“Veggie burger” is very much an all-encompassing category of sandwich that covers pretty much anything with a plant-based patty served between two pieces of bread. Some try to re-create meat, others embrace their vegetal nature, but the burger that is currently leading the charge is the Superiority Burger, the New York phenomenon that somehow manages to highlight everything great about fast-food burgers and vegetarian food.
According to the cookbook released just this month, the patty is made from quinoa, carrots, chickpeas, onions, fennel seeds, walnuts, spices, and Frank’s RedHot Sauce. Add roasted tomatoes, special sauce, optional cheese, and some pickles and you’ve got it. Of course, the great thing about this combination of ingredients is that they all match up wonderfully with New Zealand Sauvignon Blanc.
Like “veggie burger,” “New Zealand Sauvignon Blanc” is a catchall term. When trying to get a handle on these wines, it helps to understand that there are a number of regions on New Zealand’s North and South Islands that produce different styles. The benchmark style comes from a region called Marlborough, on the northern tip of the South Island. The wines are intensely aromatic, zesty, and often fierce on the palate. Marlborough is the region that put New Zealand Sauvignon Blanc on the map for most Americans in the late ’90s and early aughts, but if you look beyond the biggest players, some wineries are trying to change the perception of what Sauvignon Blanc from this area can be, without trying to veer too far away from the classic style. Little did they know, they were also creating wines that are a strong match to excellent veggie burgers from the East Village.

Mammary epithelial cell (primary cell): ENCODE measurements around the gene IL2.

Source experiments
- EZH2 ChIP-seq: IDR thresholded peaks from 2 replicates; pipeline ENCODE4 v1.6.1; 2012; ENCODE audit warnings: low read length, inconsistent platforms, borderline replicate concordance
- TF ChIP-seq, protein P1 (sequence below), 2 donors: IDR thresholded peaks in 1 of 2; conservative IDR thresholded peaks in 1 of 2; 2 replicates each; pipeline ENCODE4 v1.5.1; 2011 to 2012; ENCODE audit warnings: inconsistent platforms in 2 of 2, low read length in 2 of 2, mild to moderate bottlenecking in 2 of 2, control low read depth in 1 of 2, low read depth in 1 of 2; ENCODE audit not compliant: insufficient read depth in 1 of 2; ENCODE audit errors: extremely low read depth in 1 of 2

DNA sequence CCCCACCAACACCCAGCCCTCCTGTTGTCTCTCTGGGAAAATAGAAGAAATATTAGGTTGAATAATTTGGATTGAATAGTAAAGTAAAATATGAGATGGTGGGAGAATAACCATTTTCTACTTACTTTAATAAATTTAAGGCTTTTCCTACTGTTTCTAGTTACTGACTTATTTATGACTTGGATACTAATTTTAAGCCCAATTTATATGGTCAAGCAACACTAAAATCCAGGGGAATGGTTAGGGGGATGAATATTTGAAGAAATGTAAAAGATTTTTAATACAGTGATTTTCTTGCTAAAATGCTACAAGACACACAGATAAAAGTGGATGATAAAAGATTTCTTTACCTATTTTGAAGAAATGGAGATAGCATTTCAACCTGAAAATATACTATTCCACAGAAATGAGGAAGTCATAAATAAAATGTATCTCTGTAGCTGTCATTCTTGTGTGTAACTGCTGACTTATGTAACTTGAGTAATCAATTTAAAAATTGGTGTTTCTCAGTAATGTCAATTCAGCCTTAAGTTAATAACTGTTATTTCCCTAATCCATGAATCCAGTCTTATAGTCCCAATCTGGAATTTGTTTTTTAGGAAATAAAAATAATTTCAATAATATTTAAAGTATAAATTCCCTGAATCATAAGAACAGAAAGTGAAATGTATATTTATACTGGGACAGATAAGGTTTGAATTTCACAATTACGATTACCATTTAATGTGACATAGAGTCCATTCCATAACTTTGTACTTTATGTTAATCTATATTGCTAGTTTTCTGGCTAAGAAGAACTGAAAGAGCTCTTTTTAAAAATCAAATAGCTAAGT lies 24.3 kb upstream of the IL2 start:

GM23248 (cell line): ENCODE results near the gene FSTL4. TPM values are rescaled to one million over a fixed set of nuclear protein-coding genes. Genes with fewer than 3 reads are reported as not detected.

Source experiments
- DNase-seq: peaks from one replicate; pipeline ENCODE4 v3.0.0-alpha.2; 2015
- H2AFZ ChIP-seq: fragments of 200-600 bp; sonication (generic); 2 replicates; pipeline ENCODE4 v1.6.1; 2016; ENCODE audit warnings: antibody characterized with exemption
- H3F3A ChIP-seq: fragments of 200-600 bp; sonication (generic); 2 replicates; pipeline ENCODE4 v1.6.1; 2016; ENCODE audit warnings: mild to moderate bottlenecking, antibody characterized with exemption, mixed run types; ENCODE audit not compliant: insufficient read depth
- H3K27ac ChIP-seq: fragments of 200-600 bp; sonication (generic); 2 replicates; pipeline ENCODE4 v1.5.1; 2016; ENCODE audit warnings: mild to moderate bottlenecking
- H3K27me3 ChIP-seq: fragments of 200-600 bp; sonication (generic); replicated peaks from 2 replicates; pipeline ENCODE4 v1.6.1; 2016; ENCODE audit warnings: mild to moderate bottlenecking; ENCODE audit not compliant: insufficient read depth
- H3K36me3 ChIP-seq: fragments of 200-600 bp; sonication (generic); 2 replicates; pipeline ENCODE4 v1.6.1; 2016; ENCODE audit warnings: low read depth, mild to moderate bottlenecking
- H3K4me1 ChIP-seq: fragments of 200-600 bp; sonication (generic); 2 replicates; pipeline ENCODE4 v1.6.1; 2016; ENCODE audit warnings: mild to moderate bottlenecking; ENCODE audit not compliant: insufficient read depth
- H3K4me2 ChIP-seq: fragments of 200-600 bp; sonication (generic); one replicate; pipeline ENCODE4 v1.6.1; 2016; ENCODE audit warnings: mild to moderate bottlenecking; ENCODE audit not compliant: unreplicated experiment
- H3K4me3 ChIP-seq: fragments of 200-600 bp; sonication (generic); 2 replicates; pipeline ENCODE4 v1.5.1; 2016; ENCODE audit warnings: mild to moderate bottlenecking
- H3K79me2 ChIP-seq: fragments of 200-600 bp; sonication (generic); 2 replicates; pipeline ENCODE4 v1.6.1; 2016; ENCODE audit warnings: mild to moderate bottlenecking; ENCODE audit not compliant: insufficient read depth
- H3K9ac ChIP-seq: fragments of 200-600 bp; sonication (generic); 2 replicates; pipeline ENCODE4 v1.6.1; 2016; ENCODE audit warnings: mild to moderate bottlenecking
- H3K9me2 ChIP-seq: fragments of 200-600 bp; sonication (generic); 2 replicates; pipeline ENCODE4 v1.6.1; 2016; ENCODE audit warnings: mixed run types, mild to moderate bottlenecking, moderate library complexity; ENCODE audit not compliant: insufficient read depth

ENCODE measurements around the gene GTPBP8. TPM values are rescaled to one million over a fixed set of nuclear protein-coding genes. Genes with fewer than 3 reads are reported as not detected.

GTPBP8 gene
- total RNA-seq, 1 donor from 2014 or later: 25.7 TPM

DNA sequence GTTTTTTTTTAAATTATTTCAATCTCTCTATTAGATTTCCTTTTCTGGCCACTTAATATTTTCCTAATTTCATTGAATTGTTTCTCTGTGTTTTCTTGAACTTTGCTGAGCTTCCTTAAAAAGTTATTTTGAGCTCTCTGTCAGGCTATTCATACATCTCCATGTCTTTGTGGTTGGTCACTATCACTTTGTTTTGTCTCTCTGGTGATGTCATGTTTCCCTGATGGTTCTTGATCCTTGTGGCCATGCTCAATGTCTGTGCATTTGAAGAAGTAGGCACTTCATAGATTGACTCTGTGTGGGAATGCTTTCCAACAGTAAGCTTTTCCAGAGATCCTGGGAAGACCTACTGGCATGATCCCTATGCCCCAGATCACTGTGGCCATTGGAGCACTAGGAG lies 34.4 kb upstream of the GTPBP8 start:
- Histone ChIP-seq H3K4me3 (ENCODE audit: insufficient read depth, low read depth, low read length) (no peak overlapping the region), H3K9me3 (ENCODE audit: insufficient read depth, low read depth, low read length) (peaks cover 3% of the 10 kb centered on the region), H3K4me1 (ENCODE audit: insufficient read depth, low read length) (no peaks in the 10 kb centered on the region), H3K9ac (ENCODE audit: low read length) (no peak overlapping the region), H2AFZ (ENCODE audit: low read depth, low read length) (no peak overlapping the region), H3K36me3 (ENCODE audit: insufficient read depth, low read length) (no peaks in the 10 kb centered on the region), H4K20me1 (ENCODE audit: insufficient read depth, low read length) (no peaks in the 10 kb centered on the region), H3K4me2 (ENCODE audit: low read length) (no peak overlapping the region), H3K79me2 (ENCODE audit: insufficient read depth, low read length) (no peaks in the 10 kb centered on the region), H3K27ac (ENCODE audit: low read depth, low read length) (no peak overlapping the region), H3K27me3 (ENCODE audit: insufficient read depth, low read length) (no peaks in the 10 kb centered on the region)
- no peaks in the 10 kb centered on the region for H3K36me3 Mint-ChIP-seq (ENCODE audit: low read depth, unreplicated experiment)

Here’s why it works: By reining in some of the intensity and balancing all of the flavors and textures, some of the most interesting producers make something less heady and more food-friendly, which is more difficult than it sounds. Sauvignon Blanc is a grape that is naturally rich in aromatic character and packs a big herbal punch. Compounds called pyrazines are what cause wines to have herbal and vegetal characteristics, and that’s a good thing. People associate notes like “bell pepper” and “grassiness” with Marlborough’s wines, but they can also remind people of tomato, green bean, or jalapeño. There are also fruit notes like grapefruit, lime, mango, pineapple, or gooseberry. To go with alllll of these beautiful smells is a raging amount of acidity that is tamed by the seared veggie patty, the richness of the bun, and the tanginess of the sauces and pickles.
Lastly, these wines also have a lot of what is called mid-palate texture, where you feel a lot happening in the middle of your mouth that can leave behind a tactile residue that is silky or waxy. All of this coating effect works to balance the diverse textures of the sandwich itself.
So, whether you grab burgers to go from Superiority’s East Village storefront, try to make one at home, or pick up a different veggie burger altogether, snag a bottle of the wines below to truly achieve the full range of vegetal bliss.
Dog Point Sauvignon Blanc ($19)
This is a property that takes Sauvignon Blanc seriously. It will be medium-bodied, intensely structured, juicily flavored, and bone-dry.
Greywacke Sauvignon Blanc ($23)
This winery has managed to convert some very vocal critics of New Zealand Sauvignon Blanc by producing a classic style that has an elegance and vibrancy that transcends the cliché wines from the area.
Fairbourne Sauvignon Blanc ($30)
Coming from a handpicked single vineyard site, this is a beautiful expression of what quality Marlborough Sauvignon Blanc can achieve.